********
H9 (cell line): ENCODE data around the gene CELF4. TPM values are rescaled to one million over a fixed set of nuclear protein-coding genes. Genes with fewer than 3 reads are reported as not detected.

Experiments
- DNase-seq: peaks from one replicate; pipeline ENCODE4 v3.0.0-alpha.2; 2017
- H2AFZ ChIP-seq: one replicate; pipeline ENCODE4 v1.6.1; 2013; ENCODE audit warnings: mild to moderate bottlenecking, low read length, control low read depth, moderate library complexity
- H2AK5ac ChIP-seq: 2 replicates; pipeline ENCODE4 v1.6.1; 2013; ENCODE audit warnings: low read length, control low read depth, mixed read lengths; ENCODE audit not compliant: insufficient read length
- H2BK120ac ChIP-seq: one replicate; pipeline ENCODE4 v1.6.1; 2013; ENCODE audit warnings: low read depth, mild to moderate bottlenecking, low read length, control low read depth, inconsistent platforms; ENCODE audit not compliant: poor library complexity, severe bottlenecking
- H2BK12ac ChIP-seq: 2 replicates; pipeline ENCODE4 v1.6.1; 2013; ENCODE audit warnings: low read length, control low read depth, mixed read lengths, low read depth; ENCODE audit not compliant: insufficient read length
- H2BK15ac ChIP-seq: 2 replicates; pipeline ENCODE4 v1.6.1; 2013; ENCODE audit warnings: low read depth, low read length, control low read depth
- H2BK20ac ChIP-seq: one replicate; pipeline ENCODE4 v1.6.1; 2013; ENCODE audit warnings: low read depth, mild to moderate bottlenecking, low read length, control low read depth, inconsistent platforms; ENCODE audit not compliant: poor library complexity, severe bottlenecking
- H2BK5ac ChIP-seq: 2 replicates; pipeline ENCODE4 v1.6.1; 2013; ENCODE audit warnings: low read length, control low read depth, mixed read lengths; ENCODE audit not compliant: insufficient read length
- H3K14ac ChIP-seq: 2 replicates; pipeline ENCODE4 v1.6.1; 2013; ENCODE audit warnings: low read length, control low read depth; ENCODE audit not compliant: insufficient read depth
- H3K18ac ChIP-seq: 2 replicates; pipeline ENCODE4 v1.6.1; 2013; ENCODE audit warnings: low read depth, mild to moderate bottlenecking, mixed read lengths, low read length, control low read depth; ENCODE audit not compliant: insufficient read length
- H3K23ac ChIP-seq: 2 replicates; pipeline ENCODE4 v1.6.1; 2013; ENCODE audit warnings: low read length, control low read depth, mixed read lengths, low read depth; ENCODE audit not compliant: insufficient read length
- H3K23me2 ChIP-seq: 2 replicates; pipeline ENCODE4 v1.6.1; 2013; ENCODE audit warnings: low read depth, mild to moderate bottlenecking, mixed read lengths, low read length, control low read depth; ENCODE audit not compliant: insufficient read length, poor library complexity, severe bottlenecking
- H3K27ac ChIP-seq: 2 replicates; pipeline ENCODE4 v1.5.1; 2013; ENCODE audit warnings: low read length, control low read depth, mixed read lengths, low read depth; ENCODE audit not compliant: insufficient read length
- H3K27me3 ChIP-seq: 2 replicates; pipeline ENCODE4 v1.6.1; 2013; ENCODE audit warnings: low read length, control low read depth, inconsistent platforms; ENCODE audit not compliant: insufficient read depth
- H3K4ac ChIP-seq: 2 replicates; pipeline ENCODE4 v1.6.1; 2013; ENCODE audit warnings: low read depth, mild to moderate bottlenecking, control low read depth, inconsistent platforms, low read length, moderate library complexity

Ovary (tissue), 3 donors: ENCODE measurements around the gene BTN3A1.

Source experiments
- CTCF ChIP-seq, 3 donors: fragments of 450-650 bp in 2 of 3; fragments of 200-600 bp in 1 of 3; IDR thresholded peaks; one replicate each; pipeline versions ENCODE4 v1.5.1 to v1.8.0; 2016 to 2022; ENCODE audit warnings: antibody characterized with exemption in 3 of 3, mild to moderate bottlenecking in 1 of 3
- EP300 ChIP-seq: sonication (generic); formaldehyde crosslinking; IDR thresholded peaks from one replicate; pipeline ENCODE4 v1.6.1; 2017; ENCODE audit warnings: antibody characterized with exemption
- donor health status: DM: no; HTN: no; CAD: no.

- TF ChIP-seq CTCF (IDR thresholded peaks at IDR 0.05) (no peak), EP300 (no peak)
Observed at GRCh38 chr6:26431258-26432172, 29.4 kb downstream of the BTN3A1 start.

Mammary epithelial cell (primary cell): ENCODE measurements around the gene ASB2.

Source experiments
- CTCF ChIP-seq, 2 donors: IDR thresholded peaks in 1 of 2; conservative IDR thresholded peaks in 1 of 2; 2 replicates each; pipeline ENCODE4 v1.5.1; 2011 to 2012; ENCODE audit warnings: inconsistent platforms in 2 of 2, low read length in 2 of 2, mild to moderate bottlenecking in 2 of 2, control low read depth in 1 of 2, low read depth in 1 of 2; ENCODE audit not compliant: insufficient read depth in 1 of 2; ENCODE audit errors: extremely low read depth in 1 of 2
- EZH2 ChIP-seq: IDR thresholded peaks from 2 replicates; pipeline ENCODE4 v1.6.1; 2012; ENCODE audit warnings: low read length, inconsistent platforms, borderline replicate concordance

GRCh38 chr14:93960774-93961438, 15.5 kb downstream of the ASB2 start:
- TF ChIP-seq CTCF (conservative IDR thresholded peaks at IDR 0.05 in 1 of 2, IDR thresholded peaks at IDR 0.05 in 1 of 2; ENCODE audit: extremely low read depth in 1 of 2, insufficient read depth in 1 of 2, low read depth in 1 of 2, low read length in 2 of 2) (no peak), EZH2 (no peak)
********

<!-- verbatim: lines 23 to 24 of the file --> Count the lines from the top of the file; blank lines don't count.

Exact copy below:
- TF ChIP-seq CTCF (IDR thresholded peaks at IDR 0.05) (no peak), EP300 (no peak)
Observed at GRCh38 chr6:26431258-26432172, 29.4 kb downstream of the BTN3A1 start.